Cozumel Biodiversity

Cozumel is the second largest barrier reef system in the world

The Island of Cozumel offers some of the most diverse marine life in the world. Cozumel is part of the second largest barrier reef system in the world, the Meso-American reef system, which spans almost 175 miles (280 km) of ocean between the Gulf of Mexico and Honduras. Cozumel's spectacular reef formations, effortless drift diving and exceptionally clear waters make this island one of the world's most popular diving destinations.

There are a variety of marine life, over 200 with some only found in the waters around Cozumel, including the Toad fish. You will also see plentiful amounts of Queen Angelfish, Moray Eels, Sea Turtles, plenty of vast coral heads and more. It is quite normal to see vast coral heads, sponges, like the Elephant Ear sponge and the Barrel sponge, as well as hundreds of tropical fish, rich ecosystems and steep walls that sink into the abyss due to continuos currents which flow around the island. Tunnels and caves twist through the reef, providing a rich environment for many species.

Land Mammals & Other Indigenous Species

Surface intervals can be spent looking for indigenous species on the island. Cozumel has a number of endemic species, like the dwarf raccoon(procyon pygmaeus) and the Cozumel wren(nasua nelsoni). The reefs also attract a large amount of migratory birds who feed on the reef. Spotting a brown pelican or olivaceous cormorant can be a treat and are very common on the island.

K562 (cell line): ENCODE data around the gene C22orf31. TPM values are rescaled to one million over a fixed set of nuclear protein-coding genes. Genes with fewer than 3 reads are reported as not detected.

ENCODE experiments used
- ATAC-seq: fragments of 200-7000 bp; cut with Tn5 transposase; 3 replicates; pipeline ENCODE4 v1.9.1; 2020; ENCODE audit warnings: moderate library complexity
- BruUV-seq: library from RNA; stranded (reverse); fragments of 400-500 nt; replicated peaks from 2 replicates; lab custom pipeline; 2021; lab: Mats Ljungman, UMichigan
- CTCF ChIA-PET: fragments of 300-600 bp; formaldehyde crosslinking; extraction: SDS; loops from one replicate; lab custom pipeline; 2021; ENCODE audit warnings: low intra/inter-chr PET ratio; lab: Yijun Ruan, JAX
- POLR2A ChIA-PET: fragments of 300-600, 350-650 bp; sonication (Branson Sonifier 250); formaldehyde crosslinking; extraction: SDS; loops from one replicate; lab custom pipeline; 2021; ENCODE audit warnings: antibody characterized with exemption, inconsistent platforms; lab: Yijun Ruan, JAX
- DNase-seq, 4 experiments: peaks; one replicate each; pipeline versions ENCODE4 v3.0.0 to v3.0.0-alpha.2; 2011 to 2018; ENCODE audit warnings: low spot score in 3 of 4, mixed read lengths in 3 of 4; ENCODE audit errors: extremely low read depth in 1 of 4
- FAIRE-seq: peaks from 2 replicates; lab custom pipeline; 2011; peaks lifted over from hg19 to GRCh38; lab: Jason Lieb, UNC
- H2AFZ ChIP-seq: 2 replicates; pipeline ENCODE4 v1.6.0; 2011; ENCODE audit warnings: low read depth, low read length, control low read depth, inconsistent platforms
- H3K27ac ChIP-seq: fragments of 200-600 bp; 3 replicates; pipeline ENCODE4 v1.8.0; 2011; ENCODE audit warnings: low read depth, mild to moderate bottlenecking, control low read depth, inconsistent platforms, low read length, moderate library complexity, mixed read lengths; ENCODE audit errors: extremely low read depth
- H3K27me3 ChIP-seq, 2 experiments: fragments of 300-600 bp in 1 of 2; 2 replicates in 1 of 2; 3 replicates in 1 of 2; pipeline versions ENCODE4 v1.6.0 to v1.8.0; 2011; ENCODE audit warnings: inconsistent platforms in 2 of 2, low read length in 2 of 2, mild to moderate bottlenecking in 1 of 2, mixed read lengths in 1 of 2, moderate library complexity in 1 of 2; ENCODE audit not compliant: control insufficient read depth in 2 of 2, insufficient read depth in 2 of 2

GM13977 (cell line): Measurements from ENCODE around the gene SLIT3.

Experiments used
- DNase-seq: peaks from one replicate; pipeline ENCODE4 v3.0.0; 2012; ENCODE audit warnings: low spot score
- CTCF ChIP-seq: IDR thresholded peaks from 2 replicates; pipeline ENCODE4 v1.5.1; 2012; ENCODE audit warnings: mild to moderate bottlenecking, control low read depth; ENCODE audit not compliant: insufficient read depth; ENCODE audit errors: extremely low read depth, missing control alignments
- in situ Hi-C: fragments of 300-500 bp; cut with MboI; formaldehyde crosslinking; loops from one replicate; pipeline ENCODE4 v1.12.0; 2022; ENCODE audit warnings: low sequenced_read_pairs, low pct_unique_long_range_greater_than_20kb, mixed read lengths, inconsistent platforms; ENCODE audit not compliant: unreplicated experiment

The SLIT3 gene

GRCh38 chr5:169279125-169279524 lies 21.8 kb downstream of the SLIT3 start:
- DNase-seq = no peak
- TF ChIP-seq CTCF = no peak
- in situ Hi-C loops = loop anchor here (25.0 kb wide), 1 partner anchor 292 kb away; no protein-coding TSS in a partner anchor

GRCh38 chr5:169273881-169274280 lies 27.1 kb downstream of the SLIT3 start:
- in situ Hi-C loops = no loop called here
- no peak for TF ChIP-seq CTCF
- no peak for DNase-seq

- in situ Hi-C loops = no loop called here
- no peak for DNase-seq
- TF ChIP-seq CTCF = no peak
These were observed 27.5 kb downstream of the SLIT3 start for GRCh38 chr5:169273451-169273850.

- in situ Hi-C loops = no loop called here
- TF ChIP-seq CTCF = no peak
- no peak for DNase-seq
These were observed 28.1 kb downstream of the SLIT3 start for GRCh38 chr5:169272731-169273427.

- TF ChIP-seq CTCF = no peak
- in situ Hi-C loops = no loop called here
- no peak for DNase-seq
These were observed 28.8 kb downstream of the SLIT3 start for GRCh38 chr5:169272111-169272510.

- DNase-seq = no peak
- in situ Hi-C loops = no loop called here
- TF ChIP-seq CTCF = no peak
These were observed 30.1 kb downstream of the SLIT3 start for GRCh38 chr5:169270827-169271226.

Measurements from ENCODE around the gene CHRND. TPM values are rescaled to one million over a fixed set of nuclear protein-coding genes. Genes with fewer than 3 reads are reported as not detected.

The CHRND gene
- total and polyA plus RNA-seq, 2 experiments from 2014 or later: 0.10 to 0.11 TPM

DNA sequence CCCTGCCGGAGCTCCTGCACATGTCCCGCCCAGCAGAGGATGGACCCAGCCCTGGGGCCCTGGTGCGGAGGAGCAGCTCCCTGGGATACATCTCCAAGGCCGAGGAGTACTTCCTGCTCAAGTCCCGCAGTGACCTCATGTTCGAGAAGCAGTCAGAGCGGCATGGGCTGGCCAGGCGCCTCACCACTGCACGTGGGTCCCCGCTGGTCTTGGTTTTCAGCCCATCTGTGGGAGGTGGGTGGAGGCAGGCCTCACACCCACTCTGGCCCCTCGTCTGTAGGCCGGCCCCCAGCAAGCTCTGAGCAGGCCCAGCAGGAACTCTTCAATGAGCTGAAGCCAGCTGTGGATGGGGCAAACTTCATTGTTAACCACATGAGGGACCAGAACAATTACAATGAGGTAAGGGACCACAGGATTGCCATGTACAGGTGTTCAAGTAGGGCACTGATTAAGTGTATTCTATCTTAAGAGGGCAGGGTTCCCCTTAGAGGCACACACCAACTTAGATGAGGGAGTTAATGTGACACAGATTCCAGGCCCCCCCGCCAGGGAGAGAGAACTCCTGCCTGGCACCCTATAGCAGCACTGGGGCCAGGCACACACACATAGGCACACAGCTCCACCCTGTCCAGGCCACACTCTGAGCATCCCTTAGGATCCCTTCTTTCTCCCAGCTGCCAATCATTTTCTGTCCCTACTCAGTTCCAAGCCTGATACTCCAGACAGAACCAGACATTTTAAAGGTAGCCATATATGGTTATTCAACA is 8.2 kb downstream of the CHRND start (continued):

Reptiles are also indigenous to Cozumel, including the iguana, which is actually a prehistoric reptile and the crocodile. You will also hear and see many other amphibians, including brightly colored tree frogs which use their camoflauge to ward off predators.

Cozumel Birds

Tallies based on entries in Howell and Webb (1995) and Howell (1999).

  • Total number of bird species recorded (including Gaumer records): 240
  • Total number of bird species recorded (excluding Gaumer records): 208

    In the early 1800s, George F. Gaumer was an ornithological collector based in the Yucatán. His collection, much of which new resides at the University of Kansas Museum of Natural History, includes 32 species reported from Cozumel. However, Gaumer is known to have made many errors in labeling this specimens, so many of his localities are now considered to be incorrect. See Parkes (1970).

  • Total number of breeding bird species recorded: 65

Cozumel Thrasher Links

Links about other Cozumel organisms

Cozumel has a number of endemic species and subspecies of bird including:

Endemic dwarf mammals are found on the island:

Endemic marine life:

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